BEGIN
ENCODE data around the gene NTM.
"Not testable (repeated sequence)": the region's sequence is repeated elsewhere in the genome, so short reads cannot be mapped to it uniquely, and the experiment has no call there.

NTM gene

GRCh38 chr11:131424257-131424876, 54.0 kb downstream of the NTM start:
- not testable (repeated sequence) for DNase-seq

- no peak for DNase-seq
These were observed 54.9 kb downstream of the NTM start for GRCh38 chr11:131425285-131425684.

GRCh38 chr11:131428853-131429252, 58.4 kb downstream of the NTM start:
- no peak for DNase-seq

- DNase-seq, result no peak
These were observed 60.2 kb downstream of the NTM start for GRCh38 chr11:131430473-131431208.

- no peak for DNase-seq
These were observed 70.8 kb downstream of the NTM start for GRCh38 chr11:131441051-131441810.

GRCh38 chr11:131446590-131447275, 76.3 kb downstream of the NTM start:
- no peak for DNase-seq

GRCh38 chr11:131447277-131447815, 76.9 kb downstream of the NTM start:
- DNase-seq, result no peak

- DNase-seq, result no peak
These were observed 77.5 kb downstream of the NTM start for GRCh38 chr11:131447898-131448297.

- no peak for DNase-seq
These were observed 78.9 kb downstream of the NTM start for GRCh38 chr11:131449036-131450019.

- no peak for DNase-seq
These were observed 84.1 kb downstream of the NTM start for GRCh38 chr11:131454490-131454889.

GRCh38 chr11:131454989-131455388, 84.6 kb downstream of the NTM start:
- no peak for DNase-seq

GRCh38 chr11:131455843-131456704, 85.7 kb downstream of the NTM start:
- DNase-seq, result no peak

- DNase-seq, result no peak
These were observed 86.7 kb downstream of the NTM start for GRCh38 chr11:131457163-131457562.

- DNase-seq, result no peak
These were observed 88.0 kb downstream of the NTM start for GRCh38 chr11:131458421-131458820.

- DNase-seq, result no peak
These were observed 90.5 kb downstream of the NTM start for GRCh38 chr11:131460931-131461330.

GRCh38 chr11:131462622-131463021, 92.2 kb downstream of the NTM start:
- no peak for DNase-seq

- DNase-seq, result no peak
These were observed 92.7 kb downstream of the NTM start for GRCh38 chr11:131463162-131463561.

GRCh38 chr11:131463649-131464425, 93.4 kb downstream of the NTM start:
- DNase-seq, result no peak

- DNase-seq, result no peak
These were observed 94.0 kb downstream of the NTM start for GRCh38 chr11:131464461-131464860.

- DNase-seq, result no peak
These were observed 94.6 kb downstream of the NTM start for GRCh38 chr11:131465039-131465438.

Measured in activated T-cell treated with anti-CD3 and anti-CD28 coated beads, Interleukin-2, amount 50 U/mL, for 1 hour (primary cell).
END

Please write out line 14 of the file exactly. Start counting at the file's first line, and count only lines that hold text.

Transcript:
GRCh38 chr11:131446590-131447275, 76.3 kb downstream of the NTM start: